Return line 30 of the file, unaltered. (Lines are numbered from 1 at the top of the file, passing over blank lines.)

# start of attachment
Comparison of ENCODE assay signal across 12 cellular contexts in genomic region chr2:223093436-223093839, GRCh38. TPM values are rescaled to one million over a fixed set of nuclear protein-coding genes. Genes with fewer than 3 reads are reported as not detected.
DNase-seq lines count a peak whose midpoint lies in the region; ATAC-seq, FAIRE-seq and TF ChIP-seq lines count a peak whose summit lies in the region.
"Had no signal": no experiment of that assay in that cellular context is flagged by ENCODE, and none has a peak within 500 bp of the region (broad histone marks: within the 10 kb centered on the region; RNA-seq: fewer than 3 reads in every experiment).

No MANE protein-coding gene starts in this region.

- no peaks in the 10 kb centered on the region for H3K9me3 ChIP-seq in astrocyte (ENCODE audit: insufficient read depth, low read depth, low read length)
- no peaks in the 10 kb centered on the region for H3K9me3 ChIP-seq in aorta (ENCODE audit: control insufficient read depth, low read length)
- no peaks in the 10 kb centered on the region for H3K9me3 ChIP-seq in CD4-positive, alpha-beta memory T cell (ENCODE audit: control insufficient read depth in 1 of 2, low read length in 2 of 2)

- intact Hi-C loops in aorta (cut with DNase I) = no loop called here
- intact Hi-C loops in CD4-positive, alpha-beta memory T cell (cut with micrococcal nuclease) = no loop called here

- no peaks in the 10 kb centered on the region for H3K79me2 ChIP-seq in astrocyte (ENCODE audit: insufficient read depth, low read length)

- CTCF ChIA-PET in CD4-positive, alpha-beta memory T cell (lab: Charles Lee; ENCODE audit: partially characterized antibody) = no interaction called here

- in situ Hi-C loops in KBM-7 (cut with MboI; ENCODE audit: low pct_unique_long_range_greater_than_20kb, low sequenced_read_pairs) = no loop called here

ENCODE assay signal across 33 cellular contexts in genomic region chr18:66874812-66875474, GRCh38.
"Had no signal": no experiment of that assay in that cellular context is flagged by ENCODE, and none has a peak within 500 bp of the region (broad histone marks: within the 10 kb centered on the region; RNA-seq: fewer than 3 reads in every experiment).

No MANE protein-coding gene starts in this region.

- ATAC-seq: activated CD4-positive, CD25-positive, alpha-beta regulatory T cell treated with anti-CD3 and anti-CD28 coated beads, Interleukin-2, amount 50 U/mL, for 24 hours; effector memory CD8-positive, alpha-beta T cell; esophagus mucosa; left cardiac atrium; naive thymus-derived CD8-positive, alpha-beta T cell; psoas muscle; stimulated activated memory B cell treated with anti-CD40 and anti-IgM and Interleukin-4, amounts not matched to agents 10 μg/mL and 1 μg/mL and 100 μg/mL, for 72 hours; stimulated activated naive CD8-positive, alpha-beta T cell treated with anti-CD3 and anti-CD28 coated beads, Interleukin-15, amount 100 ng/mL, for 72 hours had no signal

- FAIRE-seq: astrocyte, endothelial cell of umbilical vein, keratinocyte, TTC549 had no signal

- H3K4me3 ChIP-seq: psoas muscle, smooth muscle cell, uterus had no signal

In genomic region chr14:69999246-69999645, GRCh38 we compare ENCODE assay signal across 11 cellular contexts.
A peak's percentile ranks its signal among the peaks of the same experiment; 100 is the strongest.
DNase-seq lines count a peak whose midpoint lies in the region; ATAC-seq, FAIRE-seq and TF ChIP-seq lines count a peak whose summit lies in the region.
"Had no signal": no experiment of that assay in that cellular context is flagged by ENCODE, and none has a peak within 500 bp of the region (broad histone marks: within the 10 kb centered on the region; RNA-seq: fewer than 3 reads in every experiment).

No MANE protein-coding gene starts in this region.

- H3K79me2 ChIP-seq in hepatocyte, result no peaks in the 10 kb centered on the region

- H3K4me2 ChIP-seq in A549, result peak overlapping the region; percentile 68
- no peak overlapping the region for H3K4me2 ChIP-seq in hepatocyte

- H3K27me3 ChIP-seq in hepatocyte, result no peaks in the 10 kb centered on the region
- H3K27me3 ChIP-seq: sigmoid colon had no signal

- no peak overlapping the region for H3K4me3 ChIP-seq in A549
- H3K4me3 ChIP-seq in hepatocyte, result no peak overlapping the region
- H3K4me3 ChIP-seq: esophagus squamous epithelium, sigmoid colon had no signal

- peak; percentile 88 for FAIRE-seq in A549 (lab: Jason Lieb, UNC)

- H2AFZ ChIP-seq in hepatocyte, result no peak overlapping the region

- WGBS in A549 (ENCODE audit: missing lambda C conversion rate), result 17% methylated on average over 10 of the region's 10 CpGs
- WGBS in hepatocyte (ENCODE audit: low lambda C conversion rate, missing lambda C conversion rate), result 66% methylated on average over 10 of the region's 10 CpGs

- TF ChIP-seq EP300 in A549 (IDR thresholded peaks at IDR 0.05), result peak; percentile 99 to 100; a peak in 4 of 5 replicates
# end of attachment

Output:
- H3K4me3 ChIP-seq in hepatocyte, result no peak overlapping the region